Direct-to-Consumer Advertising for Drugs, Medical Devices Increase Patient Risks, Drive Up Costs: AMA
A group representing the nation’s doctors indicates that there should be a ban on direct-to-consumer advertising, which encourages patients to seek specific prescriptions drugs or medical devices, indicating that the marketing results in unnecessary and potential risks for patients.
The American Medical Association (AMA) voted earlier this week to call for an end to the aggressive advertising campaigns run by many pharmaceutical companies and medical device manufacturers, which are not intended to educate physicians, but rather to encourage patients to talk to their doctors about receiving a specific product.
The vote was held at the Interim Meeting of the AMA on November 17, with supporters indicating that if a direct-to-consumer advertising ban is enacted, it would lower health care costs.
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“Today’s vote in support of an advertising ban reflects concerns among physicians about the negative impact of commercially-driven promotion, and the role that marketing costs play in fueling escalating drug prices,” AMA Board Chair-elect, Dr. Patrice A. Harris, said in a press release. “Direct-to-consumer advertising also inflates demand for new and more expensive drugs, even when these drugs may not be appropriate.”
According to the AMA, $4.5 billion is spent every year on direct-to-consumer advertising of prescription drugs and medical devices; an increase of 30% over the last two years. The United States and New Zealand are the only two countries that allow such ads.
The policy calls for the AMA to create a physician task force and an advocacy campaign, which would push for greater transparency in drug pricing and demand that the pharmaceutical industry enact policies that would promote more drug options and competition.
The increasing rise in prices, including a 4.7% spike in costs this year alone, is hurting patients’ abilities to get effective, affordable drug and device treatments, the AMA found.
“Physicians strive to provide the best possible care to their patients, but increases in drug prices can impact the ability of physicians to offer their patients the best drug treatments,” Harris said. “Patient care can be compromised and delayed when prescription drugs are unaffordable and subject to coverage limitations by the patient’s health plan. In a worst-case scenario, patients forego necessary treatments when drugs are too expensive.”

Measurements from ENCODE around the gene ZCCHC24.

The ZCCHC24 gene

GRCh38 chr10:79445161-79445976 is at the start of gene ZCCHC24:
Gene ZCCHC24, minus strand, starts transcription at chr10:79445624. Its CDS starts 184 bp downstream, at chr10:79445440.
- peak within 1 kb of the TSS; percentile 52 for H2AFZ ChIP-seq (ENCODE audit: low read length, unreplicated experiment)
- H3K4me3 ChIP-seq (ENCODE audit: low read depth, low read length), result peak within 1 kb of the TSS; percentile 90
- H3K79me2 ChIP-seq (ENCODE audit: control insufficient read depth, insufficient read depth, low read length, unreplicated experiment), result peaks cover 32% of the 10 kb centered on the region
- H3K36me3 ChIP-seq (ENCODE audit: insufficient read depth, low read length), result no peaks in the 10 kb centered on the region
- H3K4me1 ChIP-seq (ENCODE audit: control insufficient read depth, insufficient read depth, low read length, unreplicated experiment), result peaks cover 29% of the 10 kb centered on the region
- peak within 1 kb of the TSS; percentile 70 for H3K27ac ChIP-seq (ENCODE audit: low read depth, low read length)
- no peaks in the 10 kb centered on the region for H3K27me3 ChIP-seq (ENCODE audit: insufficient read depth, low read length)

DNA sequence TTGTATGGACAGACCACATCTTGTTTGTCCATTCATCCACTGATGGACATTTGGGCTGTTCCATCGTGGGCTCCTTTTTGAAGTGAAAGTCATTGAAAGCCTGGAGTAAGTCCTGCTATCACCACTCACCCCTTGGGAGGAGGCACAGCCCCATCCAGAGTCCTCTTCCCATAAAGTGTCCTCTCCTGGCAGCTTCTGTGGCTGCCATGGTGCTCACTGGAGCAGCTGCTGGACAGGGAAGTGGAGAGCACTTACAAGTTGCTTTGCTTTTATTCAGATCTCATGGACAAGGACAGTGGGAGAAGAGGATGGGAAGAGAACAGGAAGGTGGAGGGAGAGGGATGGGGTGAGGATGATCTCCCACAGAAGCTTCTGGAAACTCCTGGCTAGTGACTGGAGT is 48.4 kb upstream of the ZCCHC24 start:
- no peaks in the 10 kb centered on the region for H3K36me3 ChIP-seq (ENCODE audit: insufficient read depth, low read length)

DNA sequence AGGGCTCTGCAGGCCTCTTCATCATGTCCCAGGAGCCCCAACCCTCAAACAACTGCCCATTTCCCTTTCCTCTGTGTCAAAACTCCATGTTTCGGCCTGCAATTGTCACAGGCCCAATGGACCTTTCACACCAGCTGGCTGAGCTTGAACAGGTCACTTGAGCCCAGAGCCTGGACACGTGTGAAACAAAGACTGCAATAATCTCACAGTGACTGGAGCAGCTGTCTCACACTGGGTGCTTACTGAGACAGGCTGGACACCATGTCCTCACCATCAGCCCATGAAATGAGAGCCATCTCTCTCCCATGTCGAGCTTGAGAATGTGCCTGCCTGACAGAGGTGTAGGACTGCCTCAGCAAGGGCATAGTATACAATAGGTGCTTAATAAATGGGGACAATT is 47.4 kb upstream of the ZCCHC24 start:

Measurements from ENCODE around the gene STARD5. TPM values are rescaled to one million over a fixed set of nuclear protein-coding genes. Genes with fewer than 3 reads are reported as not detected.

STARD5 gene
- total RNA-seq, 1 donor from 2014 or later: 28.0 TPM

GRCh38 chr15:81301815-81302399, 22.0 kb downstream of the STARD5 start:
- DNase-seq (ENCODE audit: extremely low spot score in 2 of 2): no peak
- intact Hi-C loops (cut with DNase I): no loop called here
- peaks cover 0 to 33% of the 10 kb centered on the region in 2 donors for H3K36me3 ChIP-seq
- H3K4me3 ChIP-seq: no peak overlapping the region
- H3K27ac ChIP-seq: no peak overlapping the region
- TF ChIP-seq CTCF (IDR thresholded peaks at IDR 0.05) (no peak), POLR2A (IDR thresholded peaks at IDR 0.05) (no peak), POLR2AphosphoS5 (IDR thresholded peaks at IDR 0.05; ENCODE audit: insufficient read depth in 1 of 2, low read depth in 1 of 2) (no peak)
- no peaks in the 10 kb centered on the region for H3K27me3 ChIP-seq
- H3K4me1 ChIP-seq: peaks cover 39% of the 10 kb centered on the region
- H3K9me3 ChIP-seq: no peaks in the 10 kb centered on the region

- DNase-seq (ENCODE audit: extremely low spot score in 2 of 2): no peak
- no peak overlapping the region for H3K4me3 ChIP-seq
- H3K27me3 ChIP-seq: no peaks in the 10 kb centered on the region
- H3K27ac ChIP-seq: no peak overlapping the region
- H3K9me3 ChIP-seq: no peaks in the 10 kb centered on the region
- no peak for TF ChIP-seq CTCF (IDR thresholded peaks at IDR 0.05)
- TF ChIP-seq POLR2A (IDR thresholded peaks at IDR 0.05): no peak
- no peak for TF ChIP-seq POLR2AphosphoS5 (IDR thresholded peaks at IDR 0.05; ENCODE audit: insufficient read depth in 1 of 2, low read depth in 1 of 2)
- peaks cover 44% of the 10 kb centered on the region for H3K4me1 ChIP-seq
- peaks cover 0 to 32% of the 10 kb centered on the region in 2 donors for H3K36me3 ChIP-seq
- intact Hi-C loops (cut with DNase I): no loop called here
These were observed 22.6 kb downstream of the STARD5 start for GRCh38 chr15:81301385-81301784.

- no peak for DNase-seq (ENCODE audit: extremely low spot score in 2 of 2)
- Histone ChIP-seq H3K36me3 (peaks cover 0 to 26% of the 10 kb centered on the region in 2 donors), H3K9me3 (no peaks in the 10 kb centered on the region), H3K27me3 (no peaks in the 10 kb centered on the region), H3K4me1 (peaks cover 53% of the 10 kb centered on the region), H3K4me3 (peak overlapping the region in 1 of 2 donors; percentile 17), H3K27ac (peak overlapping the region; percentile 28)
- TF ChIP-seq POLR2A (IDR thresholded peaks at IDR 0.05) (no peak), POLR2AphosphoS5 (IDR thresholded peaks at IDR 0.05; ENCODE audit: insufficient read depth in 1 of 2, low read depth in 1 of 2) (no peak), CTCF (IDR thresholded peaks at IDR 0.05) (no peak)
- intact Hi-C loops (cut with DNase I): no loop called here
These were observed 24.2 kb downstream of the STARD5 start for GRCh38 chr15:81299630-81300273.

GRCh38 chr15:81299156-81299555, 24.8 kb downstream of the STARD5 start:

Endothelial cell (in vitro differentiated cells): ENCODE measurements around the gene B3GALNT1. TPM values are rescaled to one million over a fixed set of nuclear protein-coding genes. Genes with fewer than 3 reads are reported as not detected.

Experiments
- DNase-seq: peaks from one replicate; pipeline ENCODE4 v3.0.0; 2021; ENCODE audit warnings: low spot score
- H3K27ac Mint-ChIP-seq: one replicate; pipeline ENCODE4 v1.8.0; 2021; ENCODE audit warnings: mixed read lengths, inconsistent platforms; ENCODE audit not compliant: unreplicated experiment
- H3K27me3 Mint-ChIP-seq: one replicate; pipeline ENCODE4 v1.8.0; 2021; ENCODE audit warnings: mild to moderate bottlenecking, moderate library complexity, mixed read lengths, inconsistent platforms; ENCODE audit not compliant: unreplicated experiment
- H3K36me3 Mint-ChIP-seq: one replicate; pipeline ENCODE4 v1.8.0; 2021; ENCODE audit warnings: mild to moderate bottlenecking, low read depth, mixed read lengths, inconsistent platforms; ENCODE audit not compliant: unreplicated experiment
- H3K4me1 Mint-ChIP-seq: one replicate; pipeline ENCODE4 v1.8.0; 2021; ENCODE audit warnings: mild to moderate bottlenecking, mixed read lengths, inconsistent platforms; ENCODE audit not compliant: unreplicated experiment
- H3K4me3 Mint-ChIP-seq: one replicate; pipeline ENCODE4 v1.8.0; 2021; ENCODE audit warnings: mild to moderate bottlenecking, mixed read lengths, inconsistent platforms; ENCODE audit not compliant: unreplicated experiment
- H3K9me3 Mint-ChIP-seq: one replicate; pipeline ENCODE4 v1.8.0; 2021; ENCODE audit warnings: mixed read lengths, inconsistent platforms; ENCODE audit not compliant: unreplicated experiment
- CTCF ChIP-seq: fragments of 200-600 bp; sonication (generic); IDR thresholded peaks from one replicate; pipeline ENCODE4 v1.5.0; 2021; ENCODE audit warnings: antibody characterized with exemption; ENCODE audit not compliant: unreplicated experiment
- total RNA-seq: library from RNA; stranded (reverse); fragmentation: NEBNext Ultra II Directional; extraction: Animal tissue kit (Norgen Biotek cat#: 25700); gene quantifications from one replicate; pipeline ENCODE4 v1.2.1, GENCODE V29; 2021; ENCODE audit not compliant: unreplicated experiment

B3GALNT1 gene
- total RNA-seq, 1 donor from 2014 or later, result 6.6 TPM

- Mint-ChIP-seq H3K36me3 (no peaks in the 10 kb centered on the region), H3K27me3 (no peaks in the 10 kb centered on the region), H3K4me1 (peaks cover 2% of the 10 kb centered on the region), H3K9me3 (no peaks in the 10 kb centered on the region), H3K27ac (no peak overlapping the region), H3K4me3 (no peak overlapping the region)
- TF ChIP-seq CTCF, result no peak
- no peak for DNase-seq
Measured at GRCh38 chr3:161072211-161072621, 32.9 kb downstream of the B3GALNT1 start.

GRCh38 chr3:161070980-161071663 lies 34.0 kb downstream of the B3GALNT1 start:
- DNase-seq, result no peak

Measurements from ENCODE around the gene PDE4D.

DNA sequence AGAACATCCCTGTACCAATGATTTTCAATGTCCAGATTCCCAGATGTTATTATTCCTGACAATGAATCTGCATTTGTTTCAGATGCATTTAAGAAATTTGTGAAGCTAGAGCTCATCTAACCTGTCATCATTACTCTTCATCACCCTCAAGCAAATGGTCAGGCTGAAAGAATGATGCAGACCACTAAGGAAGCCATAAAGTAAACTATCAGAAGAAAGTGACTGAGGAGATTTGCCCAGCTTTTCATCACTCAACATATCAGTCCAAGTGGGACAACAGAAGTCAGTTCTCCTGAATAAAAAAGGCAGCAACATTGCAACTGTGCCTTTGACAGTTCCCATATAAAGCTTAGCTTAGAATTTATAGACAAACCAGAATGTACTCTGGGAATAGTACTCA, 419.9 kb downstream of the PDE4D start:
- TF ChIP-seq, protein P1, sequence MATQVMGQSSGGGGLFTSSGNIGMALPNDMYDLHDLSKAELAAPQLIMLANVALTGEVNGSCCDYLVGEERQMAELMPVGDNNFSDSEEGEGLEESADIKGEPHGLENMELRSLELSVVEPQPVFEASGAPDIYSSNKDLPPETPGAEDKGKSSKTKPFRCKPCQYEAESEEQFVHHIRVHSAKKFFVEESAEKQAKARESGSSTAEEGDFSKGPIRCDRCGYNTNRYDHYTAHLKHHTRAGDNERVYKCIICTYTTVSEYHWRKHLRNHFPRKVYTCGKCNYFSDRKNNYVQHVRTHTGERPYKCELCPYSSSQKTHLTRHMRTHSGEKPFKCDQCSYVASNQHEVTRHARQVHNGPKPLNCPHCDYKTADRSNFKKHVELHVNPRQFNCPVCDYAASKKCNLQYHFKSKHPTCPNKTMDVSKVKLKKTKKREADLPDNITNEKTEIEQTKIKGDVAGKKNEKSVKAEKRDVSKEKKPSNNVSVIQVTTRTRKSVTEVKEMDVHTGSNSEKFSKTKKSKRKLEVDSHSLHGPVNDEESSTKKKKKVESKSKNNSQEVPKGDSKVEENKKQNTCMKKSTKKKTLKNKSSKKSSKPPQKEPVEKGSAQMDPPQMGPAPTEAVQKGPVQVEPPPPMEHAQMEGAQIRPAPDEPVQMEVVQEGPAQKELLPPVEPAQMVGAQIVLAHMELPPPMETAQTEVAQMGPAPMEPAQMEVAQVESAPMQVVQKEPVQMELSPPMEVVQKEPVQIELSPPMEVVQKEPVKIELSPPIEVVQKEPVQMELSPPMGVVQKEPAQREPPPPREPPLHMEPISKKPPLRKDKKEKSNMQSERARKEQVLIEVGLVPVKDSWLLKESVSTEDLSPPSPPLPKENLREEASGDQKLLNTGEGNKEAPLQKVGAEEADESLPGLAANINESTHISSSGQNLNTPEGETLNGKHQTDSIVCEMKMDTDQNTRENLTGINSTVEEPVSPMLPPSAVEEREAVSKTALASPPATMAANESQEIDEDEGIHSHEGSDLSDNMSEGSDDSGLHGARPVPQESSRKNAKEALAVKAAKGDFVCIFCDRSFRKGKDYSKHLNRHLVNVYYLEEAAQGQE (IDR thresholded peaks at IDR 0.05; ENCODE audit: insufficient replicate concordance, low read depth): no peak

In addition, aggressive marketing has been blamed on the widespread use of some drugs which may not be as effective or safe.
A report by the BBC published in November 2014 found that most major drug companies spent far more on marketing than they did actual research the year before.
The global pharmaceutical giant Johnson & Johnson was one such example highlighted in the BBC report, which indicates that the drug maker spent $17.5 billion last year on drug marketing. However, only $8.2 billion was spent on research and development, leading the company to generate $13.8 billion in profits in 2013; a profit margin of 19%.
The new-generation anticoagulant Xarelto is a prime example of drug advertisements potentially exposing patients to unnecessary risks. Xarelto advertisements have blanketed many networks in recent years, promoting the novel oral anticoagulant as a superior alternative to warfarin for prevention of blood clots, indicating that consumers should talk to their doctors about switching to the new treatment.
The advertisements promote how Xarelto is easier to use, since it does not require regular blood monitoring like warfarin. However, what the marketing materials failed to disclose was the potentially increased risk of major bleeding problems on Xarelto, since there was no known reversal agent for the blood thinner at the time it was introduced.
Johnson & Johnson’s Janssen Pharmaceuticals subsidiary now faces a mounting number of Xarelto lawsuits filed on behalf of individuals who suffered severe and uncontrollable bleeding problems. Many of the complaints allege that the drug makers failed to adequately warn about the potential risks associated with using the medication, and placed their desire for profits before consumers safety by withholding important safety information.
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